But then of course there's ... [the] sadder belief systems about leadership. I've been amazed how obsessed people are with asking me how I could handle all this action. It's no different than every time you direct, you're handling everything else. It's not that different. So there's obviously some belief that there's something more natural to males about large-scale leadership.

It was important for Jenkins to stay true to Wonder Woman's values due to her character, which differs from some of the more recent superheroes featured in comic book movies:

I love those movies too and I think that's great. And I think that oftentimes that is more true and intrinsic to those characters, you know? That is the tone of those characters. That is not the tone of Wonder Woman. Wonder Woman is an incredibly sincere character with great cleanliness of purpose and grandiosity of size and scale.

So it's less about me having to do a movie that way, and more about that's the right way, I felt, to do her movie. And they’re so rare that you have that opportunity to [depict] one of the big superheroes who's never had an origin story. So, if you're going to do a first Superman ever, or you're going to do a first Batman ever, it would be a weird thing to do an alt-version of it first. Just do the grand, classic origin.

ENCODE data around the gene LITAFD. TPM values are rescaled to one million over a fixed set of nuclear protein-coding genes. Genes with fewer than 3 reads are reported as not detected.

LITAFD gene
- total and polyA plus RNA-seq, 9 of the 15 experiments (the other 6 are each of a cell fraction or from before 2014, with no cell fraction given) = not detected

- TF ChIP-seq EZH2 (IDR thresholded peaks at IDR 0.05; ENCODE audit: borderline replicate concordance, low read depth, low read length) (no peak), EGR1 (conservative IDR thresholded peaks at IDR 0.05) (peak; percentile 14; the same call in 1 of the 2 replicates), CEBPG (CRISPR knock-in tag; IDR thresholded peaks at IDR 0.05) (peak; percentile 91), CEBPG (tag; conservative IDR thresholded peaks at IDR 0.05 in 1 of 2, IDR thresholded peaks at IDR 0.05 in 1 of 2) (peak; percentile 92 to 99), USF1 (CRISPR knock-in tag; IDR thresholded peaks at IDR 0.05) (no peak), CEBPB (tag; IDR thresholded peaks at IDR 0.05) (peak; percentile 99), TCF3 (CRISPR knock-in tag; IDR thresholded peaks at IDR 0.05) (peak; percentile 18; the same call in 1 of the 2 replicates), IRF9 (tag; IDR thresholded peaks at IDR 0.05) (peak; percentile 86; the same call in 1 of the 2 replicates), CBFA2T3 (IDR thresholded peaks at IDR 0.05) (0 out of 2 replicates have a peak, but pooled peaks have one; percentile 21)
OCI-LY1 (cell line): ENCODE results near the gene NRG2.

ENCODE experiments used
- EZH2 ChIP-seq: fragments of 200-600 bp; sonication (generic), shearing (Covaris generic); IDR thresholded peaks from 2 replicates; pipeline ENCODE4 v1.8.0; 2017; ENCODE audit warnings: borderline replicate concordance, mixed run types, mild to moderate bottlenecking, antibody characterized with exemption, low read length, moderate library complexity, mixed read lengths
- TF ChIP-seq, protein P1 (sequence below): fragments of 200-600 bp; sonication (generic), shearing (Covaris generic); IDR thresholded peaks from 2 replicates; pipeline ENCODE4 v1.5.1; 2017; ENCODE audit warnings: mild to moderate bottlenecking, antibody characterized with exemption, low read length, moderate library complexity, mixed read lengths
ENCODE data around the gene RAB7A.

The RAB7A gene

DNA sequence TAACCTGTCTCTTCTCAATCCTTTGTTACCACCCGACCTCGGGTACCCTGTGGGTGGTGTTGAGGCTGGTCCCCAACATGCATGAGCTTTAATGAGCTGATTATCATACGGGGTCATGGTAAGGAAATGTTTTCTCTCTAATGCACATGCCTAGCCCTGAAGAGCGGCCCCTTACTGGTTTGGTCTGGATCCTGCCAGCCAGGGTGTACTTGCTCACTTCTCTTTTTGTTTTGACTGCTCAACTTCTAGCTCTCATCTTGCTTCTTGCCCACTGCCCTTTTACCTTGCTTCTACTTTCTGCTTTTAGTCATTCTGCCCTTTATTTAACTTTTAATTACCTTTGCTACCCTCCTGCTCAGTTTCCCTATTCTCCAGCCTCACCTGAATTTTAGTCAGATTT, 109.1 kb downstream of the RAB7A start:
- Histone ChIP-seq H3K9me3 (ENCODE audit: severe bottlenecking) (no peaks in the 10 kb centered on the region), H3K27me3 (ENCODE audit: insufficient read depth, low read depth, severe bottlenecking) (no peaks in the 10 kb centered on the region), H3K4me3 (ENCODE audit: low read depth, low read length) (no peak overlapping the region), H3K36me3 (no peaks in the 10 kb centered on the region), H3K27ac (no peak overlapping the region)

Though Wonder Woman was created in 1941 by writer William Moulton Marston and artist Harry Peter, Jenkins says one of her greatest influences for the film was writer and artist George Pérez, who rebooted the character for DC Comics in the mid-1980s:

William Moulton Marston had really built this wonderful basis of this character. And he put in place a lot of very strong concepts about what she stands for and who she is. What Pérez did was, he stayed very true to that spirit and to that character, but he expanded it into one layer deeper of more thorough detail, but also a slightly more modern level of details.